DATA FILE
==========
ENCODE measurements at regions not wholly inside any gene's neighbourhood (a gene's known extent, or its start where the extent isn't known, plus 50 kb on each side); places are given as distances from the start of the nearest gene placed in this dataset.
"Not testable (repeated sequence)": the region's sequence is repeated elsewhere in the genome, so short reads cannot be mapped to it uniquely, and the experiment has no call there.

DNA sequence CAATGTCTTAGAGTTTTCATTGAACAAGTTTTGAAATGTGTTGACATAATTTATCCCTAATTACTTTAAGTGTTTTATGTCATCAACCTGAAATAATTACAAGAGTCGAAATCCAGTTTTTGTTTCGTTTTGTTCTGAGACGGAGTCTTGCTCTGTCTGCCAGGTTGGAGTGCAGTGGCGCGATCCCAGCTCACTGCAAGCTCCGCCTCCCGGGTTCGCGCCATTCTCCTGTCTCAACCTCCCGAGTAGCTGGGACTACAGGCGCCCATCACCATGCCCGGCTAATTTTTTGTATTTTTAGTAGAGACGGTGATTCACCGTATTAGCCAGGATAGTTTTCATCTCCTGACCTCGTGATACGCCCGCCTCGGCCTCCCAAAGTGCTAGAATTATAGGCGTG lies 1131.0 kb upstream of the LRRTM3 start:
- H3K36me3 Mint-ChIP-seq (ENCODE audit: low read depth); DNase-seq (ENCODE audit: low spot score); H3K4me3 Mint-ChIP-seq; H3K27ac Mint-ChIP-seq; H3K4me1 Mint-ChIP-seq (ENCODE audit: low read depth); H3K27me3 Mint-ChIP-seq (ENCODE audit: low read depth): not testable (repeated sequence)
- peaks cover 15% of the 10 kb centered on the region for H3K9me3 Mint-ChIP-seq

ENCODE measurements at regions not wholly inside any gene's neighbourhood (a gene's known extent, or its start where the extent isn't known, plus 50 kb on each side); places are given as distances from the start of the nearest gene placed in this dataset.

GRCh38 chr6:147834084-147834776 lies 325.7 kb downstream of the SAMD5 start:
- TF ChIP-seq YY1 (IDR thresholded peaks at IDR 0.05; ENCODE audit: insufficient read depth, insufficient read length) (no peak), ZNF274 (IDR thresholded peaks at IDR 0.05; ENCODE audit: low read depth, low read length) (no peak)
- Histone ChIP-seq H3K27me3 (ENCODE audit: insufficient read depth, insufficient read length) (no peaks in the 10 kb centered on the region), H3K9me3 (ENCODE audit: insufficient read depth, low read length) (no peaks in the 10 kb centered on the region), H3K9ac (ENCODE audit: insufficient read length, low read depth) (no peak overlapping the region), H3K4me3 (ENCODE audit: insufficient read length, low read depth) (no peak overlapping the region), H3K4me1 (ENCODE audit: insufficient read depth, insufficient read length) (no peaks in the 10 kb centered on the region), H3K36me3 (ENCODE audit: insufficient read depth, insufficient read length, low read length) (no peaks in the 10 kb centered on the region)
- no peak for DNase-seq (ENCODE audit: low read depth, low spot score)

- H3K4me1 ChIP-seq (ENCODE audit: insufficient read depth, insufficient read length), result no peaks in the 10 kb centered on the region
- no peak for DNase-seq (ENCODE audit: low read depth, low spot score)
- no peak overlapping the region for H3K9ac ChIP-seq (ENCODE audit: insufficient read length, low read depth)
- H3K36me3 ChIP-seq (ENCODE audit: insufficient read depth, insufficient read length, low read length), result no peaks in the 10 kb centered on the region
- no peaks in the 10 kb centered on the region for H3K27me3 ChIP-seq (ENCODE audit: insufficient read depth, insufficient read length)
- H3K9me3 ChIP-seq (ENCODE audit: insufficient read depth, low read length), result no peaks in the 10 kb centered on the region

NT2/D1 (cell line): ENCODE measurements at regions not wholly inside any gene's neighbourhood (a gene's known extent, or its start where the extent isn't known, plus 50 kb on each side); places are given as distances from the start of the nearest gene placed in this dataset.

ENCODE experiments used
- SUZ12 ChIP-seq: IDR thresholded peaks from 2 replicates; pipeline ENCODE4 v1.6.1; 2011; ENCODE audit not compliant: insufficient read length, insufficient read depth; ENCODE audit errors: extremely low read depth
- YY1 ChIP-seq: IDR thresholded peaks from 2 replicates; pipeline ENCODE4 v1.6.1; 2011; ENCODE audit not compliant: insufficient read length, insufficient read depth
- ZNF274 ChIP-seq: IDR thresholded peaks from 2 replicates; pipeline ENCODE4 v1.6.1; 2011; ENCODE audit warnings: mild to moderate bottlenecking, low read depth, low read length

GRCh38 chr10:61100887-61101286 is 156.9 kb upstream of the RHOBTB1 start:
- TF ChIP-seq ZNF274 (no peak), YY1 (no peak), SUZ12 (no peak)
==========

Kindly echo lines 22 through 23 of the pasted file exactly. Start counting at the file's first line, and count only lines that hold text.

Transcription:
GRCh38 chr10:61100887-61101286 is 156.9 kb upstream of the RHOBTB1 start:
- TF ChIP-seq ZNF274 (no peak), YY1 (no peak), SUZ12 (no peak)